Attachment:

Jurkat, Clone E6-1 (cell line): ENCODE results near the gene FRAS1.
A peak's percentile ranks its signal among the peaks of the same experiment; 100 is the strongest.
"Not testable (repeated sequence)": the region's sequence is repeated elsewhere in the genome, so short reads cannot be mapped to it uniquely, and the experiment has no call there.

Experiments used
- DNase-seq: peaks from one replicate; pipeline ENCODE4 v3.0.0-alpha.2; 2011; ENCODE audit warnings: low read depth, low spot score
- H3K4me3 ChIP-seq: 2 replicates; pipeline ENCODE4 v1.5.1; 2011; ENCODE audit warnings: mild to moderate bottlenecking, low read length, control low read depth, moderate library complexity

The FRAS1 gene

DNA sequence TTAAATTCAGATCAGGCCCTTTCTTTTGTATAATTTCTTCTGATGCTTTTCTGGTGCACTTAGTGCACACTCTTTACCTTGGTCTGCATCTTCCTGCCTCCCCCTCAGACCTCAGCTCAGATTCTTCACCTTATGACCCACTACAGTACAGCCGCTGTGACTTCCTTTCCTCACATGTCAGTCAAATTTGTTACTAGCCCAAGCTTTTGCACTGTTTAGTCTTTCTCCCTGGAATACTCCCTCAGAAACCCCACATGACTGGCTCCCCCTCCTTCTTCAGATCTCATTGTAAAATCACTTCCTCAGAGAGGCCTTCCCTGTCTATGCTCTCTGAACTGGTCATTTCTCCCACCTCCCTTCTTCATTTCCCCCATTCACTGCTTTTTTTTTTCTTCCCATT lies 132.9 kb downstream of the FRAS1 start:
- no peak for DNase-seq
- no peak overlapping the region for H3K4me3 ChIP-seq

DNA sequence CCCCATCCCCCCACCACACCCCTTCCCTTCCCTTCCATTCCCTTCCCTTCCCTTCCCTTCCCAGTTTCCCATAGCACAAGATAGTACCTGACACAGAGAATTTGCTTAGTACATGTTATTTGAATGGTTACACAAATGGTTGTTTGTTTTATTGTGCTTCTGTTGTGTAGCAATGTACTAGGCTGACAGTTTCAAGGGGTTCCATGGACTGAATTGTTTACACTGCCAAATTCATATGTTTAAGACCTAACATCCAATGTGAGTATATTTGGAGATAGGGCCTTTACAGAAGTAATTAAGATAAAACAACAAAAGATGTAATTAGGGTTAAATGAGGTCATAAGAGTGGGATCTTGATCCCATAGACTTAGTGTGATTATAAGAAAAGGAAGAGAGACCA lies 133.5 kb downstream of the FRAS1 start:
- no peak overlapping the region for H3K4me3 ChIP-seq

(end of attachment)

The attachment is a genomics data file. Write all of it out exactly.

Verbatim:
Jurkat, Clone E6-1 (cell line): ENCODE results near the gene FRAS1.
A peak's percentile ranks its signal among the peaks of the same experiment; 100 is the strongest.
"Not testable (repeated sequence)": the region's sequence is repeated elsewhere in the genome, so short reads cannot be mapped to it uniquely, and the experiment has no call there.

Experiments used
- DNase-seq: peaks from one replicate; pipeline ENCODE4 v3.0.0-alpha.2; 2011; ENCODE audit warnings: low read depth, low spot score
- H3K4me3 ChIP-seq: 2 replicates; pipeline ENCODE4 v1.5.1; 2011; ENCODE audit warnings: mild to moderate bottlenecking, low read length, control low read depth, moderate library complexity

The FRAS1 gene

DNA sequence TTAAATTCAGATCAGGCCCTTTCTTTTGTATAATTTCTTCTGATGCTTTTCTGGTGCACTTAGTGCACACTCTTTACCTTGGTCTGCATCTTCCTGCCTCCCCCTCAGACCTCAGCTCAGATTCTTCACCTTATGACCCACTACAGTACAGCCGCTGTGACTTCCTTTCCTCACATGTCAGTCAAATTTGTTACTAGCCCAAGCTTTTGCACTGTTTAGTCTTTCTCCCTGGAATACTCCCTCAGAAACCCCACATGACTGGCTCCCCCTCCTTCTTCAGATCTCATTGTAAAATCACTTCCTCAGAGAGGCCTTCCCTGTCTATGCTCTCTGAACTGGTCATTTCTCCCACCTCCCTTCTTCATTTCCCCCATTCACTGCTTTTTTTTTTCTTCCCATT lies 132.9 kb downstream of the FRAS1 start:
- no peak for DNase-seq
- no peak overlapping the region for H3K4me3 ChIP-seq

DNA sequence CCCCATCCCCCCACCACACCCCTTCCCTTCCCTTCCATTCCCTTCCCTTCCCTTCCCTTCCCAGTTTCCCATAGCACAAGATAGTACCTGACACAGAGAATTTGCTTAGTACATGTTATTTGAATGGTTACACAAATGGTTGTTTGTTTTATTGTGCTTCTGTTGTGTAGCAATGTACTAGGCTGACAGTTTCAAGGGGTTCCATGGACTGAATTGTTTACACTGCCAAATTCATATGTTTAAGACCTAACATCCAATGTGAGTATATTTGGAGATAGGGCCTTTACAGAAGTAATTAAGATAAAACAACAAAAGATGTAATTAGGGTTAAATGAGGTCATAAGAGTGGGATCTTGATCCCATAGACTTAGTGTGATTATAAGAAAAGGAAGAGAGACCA lies 133.5 kb downstream of the FRAS1 start:
- no peak overlapping the region for H3K4me3 ChIP-seq